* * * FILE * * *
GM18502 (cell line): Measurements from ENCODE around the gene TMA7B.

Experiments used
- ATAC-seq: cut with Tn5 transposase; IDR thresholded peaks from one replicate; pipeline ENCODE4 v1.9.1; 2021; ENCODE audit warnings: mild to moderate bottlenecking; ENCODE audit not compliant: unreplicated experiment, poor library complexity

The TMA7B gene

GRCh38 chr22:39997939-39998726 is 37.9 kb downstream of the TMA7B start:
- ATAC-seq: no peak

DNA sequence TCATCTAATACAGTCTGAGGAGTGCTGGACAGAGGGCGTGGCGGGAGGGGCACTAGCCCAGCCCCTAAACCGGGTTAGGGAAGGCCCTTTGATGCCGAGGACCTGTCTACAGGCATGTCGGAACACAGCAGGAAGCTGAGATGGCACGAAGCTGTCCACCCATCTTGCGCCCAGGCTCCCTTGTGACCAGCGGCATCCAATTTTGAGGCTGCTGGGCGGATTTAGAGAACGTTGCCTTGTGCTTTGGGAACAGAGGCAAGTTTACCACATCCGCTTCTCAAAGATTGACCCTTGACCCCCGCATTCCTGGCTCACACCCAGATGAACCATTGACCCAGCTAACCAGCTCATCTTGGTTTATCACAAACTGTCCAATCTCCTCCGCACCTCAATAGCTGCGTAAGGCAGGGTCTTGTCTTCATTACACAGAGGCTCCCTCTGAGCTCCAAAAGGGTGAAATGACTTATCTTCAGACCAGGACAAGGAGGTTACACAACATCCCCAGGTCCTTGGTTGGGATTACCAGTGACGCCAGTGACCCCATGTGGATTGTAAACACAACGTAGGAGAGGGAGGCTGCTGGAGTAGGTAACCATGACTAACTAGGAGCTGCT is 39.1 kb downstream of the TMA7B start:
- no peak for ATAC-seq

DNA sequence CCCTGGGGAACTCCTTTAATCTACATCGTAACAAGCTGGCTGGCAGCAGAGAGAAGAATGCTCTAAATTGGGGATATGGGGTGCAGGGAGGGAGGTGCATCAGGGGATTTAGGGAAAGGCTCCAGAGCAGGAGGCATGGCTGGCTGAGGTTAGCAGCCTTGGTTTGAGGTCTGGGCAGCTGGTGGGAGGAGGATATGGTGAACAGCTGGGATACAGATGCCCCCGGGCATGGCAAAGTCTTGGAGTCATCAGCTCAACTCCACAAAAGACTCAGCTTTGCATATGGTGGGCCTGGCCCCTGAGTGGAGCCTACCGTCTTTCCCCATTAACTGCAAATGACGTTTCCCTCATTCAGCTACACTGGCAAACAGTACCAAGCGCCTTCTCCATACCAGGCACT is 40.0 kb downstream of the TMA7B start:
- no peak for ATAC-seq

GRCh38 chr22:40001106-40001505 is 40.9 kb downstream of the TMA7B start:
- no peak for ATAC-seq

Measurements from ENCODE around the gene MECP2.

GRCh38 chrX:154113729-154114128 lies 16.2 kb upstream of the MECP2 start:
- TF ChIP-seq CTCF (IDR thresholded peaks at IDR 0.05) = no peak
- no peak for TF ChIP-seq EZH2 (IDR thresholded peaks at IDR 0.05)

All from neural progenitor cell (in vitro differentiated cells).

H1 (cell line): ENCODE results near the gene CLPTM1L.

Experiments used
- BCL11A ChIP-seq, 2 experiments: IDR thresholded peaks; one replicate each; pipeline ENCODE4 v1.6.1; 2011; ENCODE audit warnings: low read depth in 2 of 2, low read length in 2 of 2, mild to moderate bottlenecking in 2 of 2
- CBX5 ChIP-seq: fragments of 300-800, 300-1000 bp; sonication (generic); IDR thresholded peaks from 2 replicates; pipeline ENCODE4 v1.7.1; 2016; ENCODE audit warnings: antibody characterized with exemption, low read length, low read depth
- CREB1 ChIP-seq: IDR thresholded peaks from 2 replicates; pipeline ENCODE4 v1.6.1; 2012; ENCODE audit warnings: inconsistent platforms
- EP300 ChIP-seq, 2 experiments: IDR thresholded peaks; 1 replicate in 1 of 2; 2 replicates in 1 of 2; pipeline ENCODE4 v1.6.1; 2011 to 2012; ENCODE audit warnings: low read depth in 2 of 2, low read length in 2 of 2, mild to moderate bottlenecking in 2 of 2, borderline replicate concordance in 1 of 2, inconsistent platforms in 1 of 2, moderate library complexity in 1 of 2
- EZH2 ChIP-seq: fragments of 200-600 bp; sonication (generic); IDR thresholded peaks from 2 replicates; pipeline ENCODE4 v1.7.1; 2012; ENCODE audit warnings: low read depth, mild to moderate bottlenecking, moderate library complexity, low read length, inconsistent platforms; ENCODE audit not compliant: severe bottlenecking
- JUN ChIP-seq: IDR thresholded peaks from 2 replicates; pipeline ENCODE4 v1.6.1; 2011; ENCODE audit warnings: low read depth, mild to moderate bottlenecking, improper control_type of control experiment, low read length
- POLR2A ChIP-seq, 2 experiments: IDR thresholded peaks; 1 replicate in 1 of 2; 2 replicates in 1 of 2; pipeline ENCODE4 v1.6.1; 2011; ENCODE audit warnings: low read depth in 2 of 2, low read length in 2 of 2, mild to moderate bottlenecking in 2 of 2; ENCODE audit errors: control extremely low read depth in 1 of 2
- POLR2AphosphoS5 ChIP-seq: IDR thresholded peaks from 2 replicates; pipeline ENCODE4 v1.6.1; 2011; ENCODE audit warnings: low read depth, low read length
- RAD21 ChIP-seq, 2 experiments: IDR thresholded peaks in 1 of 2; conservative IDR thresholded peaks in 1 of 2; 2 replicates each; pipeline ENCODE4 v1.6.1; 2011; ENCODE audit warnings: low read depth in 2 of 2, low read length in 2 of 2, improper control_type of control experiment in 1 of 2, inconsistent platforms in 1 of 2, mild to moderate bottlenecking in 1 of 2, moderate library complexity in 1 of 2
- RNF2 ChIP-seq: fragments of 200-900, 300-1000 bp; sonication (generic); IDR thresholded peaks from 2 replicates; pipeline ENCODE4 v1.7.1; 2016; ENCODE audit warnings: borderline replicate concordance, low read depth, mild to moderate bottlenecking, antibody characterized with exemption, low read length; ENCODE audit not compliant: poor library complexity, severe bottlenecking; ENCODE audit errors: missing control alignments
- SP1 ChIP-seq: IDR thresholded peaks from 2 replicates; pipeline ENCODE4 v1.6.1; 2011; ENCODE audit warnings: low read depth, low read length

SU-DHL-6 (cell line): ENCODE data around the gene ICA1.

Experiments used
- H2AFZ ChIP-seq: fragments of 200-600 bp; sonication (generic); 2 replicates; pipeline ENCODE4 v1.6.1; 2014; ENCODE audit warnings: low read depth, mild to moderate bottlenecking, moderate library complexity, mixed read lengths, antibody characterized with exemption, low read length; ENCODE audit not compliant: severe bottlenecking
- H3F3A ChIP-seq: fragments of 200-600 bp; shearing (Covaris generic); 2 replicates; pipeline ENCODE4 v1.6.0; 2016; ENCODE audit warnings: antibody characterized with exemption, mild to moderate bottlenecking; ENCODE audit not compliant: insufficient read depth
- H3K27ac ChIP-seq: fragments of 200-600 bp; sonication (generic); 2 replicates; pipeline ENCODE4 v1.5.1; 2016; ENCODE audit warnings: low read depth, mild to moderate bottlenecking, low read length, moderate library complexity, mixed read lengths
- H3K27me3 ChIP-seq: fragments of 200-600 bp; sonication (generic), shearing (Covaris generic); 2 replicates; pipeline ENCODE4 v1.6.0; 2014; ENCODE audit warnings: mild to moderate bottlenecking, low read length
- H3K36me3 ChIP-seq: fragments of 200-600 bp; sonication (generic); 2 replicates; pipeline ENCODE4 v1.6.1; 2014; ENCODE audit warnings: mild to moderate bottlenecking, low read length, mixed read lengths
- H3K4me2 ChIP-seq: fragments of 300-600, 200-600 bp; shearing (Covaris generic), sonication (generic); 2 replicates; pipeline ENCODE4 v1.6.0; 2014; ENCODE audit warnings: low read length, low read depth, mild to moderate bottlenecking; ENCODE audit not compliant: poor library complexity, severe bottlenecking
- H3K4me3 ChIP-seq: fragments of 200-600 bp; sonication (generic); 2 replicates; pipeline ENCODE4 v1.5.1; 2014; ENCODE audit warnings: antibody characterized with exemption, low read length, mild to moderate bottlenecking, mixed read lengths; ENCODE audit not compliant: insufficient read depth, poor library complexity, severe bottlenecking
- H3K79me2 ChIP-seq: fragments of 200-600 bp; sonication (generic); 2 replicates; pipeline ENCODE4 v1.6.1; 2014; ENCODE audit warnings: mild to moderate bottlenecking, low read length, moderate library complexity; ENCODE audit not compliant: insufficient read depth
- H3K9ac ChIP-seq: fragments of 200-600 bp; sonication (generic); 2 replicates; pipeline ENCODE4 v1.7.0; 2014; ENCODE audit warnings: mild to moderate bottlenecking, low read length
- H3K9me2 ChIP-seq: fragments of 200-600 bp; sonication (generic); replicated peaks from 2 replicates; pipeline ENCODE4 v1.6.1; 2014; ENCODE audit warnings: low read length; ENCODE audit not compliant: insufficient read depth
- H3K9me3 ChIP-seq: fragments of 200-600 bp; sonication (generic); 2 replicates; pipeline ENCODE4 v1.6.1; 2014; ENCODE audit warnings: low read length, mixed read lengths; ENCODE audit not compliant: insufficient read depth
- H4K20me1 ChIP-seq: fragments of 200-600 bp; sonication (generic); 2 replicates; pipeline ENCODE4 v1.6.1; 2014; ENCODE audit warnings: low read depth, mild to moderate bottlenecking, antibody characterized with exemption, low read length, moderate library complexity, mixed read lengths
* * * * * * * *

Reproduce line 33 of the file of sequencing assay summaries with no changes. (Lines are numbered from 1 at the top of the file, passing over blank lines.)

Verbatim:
- H2AFZ ChIP-seq: fragments of 200-600 bp; sonication (generic); 2 replicates; pipeline ENCODE4 v1.6.1; 2014; ENCODE audit warnings: low read depth, mild to moderate bottlenecking, moderate library complexity, mixed read lengths, antibody characterized with exemption, low read length; ENCODE audit not compliant: severe bottlenecking